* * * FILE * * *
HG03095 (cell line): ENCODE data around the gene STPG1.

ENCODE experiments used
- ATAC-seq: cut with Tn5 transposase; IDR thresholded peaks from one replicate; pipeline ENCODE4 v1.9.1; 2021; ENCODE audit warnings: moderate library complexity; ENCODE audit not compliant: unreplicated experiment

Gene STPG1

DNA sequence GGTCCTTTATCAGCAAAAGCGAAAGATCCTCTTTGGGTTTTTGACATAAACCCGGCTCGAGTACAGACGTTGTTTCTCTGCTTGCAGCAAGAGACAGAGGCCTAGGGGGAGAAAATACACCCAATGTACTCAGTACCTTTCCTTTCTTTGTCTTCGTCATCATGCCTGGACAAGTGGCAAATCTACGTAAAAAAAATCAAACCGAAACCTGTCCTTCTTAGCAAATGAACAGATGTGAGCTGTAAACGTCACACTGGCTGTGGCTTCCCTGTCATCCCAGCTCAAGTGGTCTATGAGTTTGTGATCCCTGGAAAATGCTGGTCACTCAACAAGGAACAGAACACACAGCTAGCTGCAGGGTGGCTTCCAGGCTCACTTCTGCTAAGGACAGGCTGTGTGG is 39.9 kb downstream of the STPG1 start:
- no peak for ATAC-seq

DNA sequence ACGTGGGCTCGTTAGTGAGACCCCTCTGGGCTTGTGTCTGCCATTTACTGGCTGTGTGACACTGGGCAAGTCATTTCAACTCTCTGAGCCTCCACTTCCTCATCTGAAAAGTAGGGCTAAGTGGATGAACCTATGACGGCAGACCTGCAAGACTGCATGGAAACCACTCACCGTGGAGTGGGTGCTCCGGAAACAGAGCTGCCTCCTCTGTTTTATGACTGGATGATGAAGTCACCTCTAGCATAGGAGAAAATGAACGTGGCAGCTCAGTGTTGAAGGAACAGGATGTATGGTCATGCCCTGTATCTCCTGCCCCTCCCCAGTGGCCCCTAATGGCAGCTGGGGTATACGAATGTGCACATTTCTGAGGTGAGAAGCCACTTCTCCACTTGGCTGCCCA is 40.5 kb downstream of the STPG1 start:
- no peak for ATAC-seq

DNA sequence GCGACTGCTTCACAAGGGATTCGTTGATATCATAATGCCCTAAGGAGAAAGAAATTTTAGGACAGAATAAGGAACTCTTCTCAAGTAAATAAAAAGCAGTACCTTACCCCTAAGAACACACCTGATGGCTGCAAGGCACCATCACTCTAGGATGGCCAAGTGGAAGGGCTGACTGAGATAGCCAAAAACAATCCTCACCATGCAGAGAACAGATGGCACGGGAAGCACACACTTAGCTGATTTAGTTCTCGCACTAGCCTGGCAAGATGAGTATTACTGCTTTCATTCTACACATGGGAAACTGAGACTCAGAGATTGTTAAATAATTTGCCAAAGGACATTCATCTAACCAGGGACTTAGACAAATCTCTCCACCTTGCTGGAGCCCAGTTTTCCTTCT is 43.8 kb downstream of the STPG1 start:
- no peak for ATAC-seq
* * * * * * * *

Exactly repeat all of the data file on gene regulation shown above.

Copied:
HG03095 (cell line): ENCODE data around the gene STPG1.

ENCODE experiments used
- ATAC-seq: cut with Tn5 transposase; IDR thresholded peaks from one replicate; pipeline ENCODE4 v1.9.1; 2021; ENCODE audit warnings: moderate library complexity; ENCODE audit not compliant: unreplicated experiment

Gene STPG1

DNA sequence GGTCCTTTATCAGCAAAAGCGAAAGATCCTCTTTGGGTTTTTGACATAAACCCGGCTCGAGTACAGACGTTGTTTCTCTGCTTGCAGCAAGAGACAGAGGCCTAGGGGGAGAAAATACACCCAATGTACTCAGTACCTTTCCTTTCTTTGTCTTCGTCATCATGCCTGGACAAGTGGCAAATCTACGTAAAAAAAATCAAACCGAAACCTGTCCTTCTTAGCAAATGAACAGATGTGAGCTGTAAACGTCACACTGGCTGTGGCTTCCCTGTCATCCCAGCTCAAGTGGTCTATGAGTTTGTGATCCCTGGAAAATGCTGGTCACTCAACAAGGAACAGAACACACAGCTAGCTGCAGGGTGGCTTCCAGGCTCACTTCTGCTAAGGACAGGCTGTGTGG is 39.9 kb downstream of the STPG1 start:
- no peak for ATAC-seq

DNA sequence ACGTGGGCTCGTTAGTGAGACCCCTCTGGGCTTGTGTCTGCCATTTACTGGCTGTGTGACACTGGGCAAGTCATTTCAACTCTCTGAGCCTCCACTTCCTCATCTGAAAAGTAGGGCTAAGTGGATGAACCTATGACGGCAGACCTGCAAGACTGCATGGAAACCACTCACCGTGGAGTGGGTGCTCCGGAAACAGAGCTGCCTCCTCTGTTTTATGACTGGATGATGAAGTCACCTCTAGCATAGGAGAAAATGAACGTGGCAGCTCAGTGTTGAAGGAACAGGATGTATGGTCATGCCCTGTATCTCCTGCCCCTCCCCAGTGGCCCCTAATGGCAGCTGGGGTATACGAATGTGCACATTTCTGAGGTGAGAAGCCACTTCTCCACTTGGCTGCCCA is 40.5 kb downstream of the STPG1 start:
- no peak for ATAC-seq

DNA sequence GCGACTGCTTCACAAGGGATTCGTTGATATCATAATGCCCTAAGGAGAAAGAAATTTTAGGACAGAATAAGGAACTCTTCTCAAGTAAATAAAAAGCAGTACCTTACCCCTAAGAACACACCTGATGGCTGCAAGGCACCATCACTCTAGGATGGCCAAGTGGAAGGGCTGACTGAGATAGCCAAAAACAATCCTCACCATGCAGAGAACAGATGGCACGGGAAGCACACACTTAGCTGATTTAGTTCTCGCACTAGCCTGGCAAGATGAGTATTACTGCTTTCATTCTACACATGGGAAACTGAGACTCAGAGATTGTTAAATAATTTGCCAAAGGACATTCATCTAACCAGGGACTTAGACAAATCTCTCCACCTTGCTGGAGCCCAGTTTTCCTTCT is 43.8 kb downstream of the STPG1 start:
- no peak for ATAC-seq